Majority of Housing Produced by 421a Served Higher Incomes, Report Finds

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More than 60 percent of apartments created by the most recent version of the 421a tax break served families making six figures, according to a report released this week by the New York City Independent Budget Office (IBO).

The IBO found that developers who received only 421a benefits in the past five years under Affordable New York — which then-Gov. Andrew Cuomo signed into law in 2017 after the previous version of 421a expired — mainly built middle-income housing. Sixty-one percent of the apartments went to residents making 125 to 165 percent of the Area Median Income, or $138,000 to $176,000 for a family of two in the city, according to the report. Only 30 percent went towards low-income households, roughly $53,000 to $85,000 for a family of two. 

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However, Affordable New York buildings that received additional subsidies produced significantly more apartments for poor and working-class New Yorkers. IBO found that 21 percent of buildings developed under the program, or 23 properties, received both 421a and some combination of city capital funding, loans, tax credits, grants or public land. These developments resulted in 283 moderate-income apartments ($85,000 to $138,000 for a family of two), 1,649 low-income apartments, 440 very low-income apartments ($32,000 to $53,000 annually for a family of two) and just 42 extremely low-income apartments ($32,000 or less for a family of two).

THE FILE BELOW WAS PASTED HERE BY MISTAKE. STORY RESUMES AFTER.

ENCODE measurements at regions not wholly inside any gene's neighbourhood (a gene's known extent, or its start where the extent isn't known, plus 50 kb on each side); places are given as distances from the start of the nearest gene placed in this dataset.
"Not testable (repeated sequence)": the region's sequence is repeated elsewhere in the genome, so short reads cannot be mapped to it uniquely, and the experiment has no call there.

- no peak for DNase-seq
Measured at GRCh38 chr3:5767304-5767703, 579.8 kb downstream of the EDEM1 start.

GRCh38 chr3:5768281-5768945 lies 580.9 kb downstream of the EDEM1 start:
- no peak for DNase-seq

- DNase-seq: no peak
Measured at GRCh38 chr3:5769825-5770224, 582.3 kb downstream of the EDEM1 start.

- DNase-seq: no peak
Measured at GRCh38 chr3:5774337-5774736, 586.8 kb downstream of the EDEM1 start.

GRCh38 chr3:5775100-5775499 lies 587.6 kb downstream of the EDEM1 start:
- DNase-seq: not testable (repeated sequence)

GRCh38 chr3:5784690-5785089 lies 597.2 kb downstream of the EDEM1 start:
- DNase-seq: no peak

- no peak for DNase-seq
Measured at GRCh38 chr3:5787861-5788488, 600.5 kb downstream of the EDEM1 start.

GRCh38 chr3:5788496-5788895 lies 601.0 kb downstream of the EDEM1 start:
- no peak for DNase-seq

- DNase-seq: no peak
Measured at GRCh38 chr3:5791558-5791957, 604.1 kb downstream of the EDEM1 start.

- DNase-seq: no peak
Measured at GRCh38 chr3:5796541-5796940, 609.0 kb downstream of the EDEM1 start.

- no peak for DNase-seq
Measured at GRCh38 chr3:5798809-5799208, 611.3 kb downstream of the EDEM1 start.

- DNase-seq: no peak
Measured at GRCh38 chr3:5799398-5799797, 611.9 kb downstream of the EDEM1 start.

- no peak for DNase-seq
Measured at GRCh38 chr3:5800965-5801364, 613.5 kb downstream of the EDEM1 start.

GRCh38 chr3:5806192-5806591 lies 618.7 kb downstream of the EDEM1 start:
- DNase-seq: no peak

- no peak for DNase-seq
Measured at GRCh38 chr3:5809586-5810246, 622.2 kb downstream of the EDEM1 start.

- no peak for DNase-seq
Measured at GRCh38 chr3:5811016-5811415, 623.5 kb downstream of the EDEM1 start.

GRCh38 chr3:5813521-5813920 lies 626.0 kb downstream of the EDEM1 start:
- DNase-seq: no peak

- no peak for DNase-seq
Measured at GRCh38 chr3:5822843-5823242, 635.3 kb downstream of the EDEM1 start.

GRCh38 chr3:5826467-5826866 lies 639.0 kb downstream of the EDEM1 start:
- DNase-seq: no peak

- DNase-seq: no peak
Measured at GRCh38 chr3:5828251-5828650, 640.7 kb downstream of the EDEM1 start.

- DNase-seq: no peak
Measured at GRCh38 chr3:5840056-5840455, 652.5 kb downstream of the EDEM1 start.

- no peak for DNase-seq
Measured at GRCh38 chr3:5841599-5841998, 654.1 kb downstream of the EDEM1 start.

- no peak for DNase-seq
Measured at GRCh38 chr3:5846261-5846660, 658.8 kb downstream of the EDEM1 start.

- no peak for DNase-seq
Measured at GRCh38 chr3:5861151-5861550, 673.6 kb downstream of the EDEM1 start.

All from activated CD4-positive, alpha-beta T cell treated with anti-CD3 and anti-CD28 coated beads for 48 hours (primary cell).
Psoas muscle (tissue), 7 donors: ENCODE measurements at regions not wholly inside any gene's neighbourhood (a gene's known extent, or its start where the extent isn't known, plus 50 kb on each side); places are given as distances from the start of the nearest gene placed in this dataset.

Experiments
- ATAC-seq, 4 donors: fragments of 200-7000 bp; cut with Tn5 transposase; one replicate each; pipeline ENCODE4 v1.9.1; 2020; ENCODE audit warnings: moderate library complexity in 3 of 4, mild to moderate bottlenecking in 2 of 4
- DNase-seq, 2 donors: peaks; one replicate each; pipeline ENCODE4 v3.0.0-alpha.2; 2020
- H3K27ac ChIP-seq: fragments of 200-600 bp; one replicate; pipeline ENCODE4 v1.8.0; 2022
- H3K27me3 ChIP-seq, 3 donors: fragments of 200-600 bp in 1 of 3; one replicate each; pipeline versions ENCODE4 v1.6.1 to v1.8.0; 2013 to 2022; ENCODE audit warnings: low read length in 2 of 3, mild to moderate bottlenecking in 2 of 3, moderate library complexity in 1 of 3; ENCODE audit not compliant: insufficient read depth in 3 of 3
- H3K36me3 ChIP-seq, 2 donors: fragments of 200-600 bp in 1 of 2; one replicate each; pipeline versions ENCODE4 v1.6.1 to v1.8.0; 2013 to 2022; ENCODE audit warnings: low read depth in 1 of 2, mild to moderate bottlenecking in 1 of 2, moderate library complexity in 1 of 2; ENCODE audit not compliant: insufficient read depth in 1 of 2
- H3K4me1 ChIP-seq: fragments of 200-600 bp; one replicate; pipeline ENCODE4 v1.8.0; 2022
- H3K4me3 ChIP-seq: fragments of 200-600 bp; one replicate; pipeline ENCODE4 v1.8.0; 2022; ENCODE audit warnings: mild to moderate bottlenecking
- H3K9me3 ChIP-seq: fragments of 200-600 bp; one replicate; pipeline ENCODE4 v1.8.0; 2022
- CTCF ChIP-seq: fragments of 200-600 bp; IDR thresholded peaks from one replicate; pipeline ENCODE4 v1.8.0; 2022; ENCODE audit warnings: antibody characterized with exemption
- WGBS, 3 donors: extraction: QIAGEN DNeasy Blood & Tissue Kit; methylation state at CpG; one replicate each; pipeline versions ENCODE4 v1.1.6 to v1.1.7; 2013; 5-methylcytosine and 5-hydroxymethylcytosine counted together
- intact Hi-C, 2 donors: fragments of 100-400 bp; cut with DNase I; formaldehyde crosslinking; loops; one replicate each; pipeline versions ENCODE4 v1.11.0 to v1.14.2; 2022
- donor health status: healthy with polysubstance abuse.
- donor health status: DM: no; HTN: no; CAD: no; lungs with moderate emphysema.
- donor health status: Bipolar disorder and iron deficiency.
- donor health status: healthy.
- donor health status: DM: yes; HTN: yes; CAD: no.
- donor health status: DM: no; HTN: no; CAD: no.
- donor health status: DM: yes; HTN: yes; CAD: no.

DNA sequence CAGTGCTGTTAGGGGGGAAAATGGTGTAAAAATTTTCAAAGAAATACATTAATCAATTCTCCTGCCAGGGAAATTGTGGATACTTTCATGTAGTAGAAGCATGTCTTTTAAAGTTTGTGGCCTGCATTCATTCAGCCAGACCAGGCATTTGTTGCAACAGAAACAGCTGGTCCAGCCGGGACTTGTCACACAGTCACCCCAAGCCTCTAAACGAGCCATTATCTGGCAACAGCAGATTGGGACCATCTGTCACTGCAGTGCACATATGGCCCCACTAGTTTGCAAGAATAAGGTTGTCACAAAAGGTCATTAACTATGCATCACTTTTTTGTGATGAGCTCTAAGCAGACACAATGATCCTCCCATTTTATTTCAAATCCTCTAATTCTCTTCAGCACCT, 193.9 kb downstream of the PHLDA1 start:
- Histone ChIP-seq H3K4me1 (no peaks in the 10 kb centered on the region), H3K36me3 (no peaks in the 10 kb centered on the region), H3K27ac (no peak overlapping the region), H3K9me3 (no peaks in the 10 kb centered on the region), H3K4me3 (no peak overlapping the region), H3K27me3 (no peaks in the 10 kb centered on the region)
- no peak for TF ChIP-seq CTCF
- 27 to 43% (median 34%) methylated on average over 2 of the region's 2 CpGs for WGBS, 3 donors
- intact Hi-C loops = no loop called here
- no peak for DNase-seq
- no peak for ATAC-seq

Ultimately, developers building projects with less than 300 units in the outer boroughs relied mostly on the program’s middle-income option. IBO found that 67 percent of the unsubsidized Affordable New York units in the outer boroughs were middle-income apartments. The rents on these units are often at or above market-rate, with a typical middle-income one-bedroom apartment under Affordable New York renting from $2,614 to $28,38 per month. Average market-rate rent for a one-bedroom in December 2021 was $1,965 in the Bronx, $2,977 in Brooklyn and $2,289 in Queens, according to the IBO. 

All told, the Affordable New York law produced 4,766 apartments, with another 7,142 units in the construction pipeline. It also paved the way for 12,915 market-rate units, with another 15,000 under development. The tax exemption expired June 15, and the state legislature has not yet renewed or replaced it, throwing many New York City developers into a precarious position. 

In fiscal year 2022, 421a remained the city’s largest tax expenditure, totaling $1.8 billion in foregone revenue.

Rebecca Baird-Remba can be reached at rbairdremba@commercialobserver.com.